The Department of Defense (DoD) is planning on moving its network addresses into a bigger house, so to speak, but the Government Accountability Office (GAO) says that the department needs to take more preparatory steps to plan before the move.

Internet Protocol version 4 (IPv4) was developed in the 1980s to give sites a numerical address. IPv4 antedates Domain Name Service (DNS), which gives the numbers, the names internet users type today. An IPv4 address is comprised of four numbers, each ranging from 0 to 255, which are separated by periods. The IPv4 system is limited compared to its successor, Internet Protocol version 6 (IPv6), and DoD has begun efforts to transition its networks and systems from IPv4 to IPv6.

“In comparison to IPv4’s approximately 4.3 billion addresses, IPv6 provides approximately 340 undecillion (i.e., 340 trillion, trillion, trillion or 3.4 × 1038) possible unique addresses, which is enough to assign many trillions of addresses to every person on Earth,” the GAO’s report said. “IPv6 is expected to provide improved, more efficient information technology (IT) services, mobility, and security.”

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Congress mandated the GAO to review the department’s use of IPv4 and its transition to IPv6. The report states that technology firms, major corporations, and foreign governments have been implementing the protocol, and that DoD has made at least two prior attempts to transition to IPv6. One of DoD’s attempts, the report states, dates to approximately 2003.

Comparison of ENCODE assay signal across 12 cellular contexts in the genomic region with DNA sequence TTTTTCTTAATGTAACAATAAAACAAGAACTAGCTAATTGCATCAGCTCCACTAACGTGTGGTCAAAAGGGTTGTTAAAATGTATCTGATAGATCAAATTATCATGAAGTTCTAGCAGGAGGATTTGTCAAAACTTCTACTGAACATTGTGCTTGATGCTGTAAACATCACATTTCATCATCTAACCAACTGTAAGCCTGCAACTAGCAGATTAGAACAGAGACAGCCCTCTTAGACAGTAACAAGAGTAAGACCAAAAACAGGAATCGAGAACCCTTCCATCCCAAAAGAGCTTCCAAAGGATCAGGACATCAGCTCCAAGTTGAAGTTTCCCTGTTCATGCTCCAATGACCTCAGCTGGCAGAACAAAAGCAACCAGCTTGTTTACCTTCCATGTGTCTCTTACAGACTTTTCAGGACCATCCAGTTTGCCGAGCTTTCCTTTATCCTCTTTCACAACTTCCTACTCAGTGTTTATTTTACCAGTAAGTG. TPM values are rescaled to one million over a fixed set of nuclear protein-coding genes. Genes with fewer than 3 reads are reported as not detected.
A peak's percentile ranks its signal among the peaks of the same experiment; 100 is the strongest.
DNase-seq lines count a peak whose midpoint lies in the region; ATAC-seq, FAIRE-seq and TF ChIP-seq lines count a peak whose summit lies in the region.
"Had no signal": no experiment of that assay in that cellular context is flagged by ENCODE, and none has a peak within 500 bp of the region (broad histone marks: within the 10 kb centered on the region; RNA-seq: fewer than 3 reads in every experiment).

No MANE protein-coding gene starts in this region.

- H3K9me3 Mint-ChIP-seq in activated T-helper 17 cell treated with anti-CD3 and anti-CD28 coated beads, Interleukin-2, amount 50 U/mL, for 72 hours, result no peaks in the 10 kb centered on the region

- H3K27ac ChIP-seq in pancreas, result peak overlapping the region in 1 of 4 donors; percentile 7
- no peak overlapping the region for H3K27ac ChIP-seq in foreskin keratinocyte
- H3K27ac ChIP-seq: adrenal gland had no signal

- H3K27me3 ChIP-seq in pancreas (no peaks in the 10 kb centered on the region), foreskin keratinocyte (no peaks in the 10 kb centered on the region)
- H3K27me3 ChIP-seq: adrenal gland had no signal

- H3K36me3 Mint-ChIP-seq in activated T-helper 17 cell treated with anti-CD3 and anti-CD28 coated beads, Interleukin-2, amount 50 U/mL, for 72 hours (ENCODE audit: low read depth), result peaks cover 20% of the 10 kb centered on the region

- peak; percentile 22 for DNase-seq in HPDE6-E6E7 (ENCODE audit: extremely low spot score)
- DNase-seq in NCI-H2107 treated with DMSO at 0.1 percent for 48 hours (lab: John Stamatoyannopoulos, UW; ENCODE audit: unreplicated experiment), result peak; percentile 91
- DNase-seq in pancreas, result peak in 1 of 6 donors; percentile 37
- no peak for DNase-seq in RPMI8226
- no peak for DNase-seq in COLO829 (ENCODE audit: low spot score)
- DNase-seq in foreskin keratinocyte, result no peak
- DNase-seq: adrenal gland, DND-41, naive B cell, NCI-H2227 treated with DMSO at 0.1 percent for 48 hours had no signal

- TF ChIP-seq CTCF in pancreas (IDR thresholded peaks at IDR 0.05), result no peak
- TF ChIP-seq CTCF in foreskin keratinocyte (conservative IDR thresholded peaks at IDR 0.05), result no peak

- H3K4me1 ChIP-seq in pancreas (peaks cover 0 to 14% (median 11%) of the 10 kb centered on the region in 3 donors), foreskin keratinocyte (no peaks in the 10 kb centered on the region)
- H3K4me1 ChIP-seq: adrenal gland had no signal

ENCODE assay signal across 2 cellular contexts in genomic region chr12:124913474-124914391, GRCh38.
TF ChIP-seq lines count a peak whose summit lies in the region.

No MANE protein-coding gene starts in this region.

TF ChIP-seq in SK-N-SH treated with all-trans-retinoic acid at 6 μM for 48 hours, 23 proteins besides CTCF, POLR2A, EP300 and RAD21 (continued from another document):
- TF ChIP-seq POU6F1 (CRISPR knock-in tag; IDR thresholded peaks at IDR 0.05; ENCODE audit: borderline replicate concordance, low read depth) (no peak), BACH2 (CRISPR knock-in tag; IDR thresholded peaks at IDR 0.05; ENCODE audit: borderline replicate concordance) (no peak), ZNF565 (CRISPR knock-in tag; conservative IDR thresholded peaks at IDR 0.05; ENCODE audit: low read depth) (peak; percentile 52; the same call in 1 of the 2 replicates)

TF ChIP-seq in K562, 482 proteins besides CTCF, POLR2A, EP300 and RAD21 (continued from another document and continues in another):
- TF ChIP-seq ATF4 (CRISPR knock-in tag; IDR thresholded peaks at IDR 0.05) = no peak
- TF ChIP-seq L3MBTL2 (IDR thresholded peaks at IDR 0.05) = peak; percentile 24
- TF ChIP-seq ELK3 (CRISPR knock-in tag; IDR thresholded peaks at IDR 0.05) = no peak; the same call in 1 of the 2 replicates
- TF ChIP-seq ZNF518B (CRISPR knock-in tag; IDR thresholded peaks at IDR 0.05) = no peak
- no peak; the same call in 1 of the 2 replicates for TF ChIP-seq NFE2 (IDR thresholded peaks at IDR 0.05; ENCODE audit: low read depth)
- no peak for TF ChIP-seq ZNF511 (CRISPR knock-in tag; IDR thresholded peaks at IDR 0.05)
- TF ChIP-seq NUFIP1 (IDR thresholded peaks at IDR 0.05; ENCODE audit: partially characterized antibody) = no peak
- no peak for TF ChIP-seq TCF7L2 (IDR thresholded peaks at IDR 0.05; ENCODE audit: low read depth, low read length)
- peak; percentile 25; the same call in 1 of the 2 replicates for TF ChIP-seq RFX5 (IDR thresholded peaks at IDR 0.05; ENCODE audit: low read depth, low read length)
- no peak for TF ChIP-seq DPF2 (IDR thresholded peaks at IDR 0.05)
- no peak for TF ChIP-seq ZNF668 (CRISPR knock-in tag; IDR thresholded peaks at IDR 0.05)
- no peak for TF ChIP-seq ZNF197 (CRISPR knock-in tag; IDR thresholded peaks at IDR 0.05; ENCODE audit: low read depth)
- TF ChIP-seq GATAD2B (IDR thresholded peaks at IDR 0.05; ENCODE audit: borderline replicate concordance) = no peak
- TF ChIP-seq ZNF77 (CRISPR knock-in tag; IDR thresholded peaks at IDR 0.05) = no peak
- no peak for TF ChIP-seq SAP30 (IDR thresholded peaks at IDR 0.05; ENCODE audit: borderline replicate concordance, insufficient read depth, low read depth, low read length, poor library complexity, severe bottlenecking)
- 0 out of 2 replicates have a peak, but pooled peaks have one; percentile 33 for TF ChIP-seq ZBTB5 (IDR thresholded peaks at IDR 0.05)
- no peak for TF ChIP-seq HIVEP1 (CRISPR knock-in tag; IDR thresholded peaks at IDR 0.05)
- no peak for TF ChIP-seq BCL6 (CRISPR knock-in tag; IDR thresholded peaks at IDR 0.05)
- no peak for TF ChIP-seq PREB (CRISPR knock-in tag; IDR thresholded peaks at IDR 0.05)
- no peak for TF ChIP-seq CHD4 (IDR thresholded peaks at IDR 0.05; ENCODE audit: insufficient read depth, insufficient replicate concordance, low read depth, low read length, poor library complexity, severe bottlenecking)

The current initiative to transition to IPv6, which began in 2017, has not met the department’s own schedule, according to GAO’s report. In February 2019, DoD released its own IPv6 planning and implementation guidance, listing 35 required transition activities, 18 of which were due to be completed before March 2020. As of March, six of the 18 activities were completed.

GAO made three recommendations to the department:

  • “develop an inventory of IP compliant devices,
  • an estimate of the IPv6 transition costs,
  • and an analysis of IPv6 transition risk.”

The department agreed with the recommendations to develop a cost estimate and risk analysis, but disagreed with the recommendation to develop an inventory of IP compliant devices. In the report, GAO said that its recommendation for an inventory is warranted.

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Dwight Weingarten
Dwight Weingarten
Dwight Weingarten is a MeriTalk Staff Reporter covering the intersection of government and technology.